Headlines worldwide are screaming the news of yet another widespread ransomware attack. This time the attacks are targeting hospitals, health care systems, and other organizations in Europe, Asia and beyond.
According to the reports, cybercriminals have once again crippled vital computer networks around the world. Much news attention will (and should) focus on who did it and what damage it causes. However, we can’t lose sight of the fact that it can be avoided - or at least mitigated - if people will take a few simple steps.
PROTECT YOUR COMPUTER
We’ve said all this before, but it bears repeating:
- Run regular software and hardware updates. Software and hardware updates often contain security patches to holes that malware, like ransomware, wiggles its way through. The best type regular software updates are automatic ones, but if that’s not feasible, at least set up notifications to let you know when the latest update is available. Then set a max number of “snoozes” you can set.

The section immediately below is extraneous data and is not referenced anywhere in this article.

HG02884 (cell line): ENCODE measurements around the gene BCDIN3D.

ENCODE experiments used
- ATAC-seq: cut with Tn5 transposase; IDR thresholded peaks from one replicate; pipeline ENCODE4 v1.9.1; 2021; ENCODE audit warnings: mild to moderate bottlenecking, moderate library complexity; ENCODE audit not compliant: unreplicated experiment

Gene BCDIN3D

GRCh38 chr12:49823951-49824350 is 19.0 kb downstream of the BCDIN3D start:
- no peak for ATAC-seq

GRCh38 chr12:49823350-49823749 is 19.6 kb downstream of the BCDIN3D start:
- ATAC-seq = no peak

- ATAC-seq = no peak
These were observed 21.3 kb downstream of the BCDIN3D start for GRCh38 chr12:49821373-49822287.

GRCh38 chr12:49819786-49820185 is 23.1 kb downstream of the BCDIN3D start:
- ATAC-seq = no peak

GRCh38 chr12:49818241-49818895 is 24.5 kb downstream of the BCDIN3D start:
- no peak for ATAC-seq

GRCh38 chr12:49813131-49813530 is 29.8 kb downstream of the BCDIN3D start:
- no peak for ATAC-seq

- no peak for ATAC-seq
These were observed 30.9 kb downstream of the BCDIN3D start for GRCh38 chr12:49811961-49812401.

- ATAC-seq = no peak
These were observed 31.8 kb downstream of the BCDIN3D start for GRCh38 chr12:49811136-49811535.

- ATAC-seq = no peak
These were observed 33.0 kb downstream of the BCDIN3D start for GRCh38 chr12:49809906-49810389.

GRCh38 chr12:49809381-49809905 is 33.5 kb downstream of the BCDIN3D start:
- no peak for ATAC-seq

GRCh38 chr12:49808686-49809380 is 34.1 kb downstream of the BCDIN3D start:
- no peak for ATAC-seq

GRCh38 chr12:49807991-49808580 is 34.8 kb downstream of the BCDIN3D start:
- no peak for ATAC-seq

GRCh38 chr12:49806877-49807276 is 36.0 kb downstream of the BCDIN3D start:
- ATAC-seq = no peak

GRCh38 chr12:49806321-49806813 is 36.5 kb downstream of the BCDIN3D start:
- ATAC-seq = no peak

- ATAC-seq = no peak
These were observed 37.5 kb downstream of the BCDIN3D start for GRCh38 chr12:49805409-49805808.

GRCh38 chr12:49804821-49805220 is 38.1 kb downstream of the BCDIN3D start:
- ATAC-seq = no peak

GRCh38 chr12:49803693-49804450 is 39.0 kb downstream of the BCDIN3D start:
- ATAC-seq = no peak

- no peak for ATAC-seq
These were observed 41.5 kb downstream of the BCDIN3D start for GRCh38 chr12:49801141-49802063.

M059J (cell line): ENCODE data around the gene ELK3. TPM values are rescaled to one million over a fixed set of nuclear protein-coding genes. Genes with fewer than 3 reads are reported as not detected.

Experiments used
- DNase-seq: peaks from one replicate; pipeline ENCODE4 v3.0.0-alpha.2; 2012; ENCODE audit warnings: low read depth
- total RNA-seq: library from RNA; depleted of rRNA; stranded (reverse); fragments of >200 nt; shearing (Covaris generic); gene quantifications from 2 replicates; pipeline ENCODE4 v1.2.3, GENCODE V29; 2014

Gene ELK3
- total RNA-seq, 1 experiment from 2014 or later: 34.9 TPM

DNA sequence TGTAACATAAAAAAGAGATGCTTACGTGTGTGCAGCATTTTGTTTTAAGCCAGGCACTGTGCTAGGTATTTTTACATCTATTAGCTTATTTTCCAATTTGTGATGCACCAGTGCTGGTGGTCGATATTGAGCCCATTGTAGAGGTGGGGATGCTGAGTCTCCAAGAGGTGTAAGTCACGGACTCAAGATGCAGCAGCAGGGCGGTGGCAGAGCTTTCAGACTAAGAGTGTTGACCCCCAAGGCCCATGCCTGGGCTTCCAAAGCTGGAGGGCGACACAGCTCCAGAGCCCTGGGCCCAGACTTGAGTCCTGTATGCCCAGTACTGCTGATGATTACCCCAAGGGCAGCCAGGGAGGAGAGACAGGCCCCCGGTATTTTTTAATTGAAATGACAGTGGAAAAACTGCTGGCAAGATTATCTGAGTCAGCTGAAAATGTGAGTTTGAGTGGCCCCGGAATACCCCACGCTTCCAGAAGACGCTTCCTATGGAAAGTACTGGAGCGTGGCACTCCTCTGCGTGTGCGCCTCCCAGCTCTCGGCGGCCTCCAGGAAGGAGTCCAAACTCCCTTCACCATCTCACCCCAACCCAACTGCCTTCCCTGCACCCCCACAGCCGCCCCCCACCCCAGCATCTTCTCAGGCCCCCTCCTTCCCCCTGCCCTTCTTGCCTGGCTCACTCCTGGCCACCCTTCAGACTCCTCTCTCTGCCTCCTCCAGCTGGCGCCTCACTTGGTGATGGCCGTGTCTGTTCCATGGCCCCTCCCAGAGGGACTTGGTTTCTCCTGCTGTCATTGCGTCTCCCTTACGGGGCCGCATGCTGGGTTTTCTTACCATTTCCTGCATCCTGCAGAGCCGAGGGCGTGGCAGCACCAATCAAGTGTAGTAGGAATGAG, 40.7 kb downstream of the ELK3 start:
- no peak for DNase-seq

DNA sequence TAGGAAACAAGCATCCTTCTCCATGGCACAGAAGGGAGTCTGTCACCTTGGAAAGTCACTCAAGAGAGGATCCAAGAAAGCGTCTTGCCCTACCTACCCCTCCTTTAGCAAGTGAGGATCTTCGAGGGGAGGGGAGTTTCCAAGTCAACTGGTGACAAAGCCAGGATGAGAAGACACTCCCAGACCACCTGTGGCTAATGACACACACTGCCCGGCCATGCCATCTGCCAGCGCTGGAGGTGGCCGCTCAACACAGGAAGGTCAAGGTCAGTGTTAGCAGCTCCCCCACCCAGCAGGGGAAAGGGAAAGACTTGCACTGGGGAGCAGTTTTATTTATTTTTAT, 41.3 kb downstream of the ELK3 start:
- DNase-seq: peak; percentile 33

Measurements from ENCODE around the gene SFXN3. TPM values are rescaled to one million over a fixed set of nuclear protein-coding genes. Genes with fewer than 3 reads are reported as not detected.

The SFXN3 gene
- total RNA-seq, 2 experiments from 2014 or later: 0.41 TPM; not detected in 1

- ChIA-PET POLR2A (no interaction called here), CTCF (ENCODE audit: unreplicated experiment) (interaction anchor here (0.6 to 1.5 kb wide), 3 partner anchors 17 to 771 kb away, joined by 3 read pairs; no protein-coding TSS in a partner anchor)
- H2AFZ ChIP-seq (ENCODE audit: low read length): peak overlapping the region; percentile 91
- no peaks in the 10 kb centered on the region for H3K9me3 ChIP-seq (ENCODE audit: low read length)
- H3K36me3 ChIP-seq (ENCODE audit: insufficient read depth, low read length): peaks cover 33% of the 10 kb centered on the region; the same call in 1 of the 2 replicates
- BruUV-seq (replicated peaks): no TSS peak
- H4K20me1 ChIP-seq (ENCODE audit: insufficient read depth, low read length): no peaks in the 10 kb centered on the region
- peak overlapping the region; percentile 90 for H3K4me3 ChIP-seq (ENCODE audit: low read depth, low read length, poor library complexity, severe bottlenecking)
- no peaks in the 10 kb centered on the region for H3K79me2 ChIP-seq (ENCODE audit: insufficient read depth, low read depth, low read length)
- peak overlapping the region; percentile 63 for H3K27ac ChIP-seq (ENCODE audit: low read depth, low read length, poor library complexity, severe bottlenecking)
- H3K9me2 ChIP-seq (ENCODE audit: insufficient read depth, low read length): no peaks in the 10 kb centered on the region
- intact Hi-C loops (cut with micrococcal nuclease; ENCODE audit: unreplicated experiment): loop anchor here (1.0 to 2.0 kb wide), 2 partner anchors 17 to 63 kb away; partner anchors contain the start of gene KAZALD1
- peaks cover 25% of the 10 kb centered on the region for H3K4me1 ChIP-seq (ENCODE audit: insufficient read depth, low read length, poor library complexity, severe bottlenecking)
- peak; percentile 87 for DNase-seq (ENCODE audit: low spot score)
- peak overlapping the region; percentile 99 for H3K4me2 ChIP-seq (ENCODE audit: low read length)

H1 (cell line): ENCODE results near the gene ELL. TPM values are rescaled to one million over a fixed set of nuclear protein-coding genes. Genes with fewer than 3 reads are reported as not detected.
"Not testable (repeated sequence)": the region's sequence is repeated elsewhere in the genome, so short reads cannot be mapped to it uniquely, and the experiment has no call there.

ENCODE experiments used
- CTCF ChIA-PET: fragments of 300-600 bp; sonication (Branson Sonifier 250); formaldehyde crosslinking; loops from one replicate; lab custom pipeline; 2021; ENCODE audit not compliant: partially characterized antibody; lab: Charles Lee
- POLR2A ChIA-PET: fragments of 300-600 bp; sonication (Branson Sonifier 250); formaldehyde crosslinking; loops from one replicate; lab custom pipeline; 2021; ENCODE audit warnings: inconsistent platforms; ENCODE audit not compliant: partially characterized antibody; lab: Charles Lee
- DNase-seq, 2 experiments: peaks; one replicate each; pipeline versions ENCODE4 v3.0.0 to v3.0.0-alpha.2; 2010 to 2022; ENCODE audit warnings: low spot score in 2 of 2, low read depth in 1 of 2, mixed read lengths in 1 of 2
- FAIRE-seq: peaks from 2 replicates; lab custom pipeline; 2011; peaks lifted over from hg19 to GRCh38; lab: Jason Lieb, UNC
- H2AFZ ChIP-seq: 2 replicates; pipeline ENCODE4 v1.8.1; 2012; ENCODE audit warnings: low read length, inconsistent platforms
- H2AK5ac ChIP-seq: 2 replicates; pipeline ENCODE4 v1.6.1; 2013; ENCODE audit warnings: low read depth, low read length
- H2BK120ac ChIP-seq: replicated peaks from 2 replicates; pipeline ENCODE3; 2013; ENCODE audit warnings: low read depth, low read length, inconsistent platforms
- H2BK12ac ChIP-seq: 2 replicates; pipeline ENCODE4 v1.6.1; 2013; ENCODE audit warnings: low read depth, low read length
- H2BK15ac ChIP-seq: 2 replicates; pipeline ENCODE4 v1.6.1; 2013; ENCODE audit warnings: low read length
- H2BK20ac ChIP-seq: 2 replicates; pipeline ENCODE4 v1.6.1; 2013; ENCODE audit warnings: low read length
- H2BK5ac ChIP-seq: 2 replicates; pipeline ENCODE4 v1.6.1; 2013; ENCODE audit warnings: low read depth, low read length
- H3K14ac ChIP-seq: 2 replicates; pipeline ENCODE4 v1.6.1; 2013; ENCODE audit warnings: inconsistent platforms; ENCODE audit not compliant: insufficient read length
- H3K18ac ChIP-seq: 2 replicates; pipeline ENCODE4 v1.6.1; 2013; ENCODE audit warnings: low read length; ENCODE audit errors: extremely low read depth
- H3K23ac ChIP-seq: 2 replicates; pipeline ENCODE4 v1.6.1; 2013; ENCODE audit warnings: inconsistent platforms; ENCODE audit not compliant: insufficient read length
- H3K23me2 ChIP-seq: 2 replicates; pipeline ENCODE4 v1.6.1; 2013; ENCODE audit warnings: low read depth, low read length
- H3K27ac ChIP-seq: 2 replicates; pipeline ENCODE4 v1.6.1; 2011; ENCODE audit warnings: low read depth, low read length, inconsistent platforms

- Have layered, redundant security in place. Ransomware is often delivered via an email attachment or malvertisement on the Web. By having email and Web protection, you can prevent ransomware from ever entering your network.
- Back up your files. A secure backup allows you to rid your network of malware and then restore your files. A pain? Yes. But it means you don’t have to pay a criminal and hope he keeps his word to un-encrypt your data.
Also, keep in mind that the only reason these thieves launch these attacks is because people pay them. If everyone refuses to pay, they no longer have a business. As a side benefit, you’re cutting off money to other illegal enterprises (think terrorism, drugs, human trafficking) this money supports.
Say it with me: Back up files, update software and hardware, and get a layered, redundant security system in place.